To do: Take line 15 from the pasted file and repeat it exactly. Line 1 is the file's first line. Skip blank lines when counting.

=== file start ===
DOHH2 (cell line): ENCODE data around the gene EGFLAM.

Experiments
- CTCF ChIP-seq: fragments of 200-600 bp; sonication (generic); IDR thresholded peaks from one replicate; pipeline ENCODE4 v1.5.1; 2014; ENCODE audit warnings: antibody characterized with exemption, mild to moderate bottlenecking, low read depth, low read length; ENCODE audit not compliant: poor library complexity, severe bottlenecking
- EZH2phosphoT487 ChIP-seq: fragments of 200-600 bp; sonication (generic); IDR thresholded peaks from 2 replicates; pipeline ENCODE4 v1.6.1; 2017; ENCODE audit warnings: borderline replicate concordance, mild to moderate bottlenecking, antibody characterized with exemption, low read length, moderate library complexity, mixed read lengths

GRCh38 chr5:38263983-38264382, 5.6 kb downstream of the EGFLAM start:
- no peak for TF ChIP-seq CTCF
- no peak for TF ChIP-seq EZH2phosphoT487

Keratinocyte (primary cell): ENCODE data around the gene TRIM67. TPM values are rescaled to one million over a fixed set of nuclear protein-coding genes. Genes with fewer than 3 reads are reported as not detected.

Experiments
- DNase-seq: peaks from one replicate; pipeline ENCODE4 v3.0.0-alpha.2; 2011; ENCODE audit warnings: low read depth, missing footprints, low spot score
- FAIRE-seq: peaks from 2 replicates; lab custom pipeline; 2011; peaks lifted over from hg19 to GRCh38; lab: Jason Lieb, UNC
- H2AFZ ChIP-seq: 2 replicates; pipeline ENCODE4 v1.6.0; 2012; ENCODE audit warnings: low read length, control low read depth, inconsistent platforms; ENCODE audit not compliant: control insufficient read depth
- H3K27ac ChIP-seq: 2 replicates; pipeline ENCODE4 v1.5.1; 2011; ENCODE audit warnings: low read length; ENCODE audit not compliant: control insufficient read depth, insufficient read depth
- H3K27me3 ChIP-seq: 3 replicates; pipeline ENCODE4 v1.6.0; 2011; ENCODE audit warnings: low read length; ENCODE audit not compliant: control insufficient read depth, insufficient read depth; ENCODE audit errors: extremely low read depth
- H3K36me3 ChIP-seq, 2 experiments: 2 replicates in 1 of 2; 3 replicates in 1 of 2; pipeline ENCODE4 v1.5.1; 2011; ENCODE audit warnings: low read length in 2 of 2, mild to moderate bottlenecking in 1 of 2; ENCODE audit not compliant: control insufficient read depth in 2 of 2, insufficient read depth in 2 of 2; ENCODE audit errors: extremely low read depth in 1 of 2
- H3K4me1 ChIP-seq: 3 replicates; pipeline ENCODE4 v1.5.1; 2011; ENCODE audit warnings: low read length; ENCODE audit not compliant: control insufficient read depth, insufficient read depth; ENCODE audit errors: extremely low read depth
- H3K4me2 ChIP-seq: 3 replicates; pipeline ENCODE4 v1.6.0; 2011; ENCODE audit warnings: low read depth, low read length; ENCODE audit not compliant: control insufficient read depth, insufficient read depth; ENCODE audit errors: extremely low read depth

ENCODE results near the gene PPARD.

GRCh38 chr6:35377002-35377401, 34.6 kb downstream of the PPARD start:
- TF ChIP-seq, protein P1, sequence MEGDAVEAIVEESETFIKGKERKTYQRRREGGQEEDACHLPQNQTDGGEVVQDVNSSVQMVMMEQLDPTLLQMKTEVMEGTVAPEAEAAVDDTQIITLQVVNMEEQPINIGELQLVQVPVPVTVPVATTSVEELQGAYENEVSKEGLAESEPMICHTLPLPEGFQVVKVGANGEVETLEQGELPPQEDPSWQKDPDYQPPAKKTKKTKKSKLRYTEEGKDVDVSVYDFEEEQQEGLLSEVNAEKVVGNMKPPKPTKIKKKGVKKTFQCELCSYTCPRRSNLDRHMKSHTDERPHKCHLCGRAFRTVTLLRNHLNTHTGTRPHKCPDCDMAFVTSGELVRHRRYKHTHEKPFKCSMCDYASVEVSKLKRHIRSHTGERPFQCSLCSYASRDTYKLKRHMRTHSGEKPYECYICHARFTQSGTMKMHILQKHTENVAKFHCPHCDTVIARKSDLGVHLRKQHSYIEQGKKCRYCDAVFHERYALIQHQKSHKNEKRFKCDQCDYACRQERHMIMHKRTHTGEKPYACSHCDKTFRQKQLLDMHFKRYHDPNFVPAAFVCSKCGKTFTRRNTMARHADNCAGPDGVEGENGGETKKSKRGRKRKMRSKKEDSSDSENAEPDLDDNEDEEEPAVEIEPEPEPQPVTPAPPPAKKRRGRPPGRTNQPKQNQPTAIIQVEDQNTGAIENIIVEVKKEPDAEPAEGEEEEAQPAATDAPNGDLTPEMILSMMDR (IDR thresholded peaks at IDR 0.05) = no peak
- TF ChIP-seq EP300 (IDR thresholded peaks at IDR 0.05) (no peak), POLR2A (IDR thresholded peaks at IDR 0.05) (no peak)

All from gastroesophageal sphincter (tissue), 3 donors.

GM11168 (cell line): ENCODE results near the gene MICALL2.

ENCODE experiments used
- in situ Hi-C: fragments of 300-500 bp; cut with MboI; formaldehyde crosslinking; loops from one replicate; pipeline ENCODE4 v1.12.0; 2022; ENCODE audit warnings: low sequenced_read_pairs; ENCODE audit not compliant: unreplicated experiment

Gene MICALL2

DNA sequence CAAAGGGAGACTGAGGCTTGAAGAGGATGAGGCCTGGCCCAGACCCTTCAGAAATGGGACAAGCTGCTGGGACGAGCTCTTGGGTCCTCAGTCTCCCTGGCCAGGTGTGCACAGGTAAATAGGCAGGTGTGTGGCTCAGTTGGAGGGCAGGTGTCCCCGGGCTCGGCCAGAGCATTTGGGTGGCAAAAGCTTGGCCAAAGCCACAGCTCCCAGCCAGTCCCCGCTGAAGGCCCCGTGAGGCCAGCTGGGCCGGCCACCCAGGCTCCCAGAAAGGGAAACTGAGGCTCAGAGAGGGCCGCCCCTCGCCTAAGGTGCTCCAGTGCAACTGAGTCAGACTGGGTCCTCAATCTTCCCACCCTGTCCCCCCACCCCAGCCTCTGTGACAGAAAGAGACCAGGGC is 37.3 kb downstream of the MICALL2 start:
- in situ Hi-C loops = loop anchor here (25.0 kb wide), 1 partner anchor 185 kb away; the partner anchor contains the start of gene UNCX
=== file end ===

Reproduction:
- H3K36me3 ChIP-seq, 2 experiments: 2 replicates in 1 of 2; 3 replicates in 1 of 2; pipeline ENCODE4 v1.5.1; 2011; ENCODE audit warnings: low read length in 2 of 2, mild to moderate bottlenecking in 1 of 2; ENCODE audit not compliant: control insufficient read depth in 2 of 2, insufficient read depth in 2 of 2; ENCODE audit errors: extremely low read depth in 1 of 2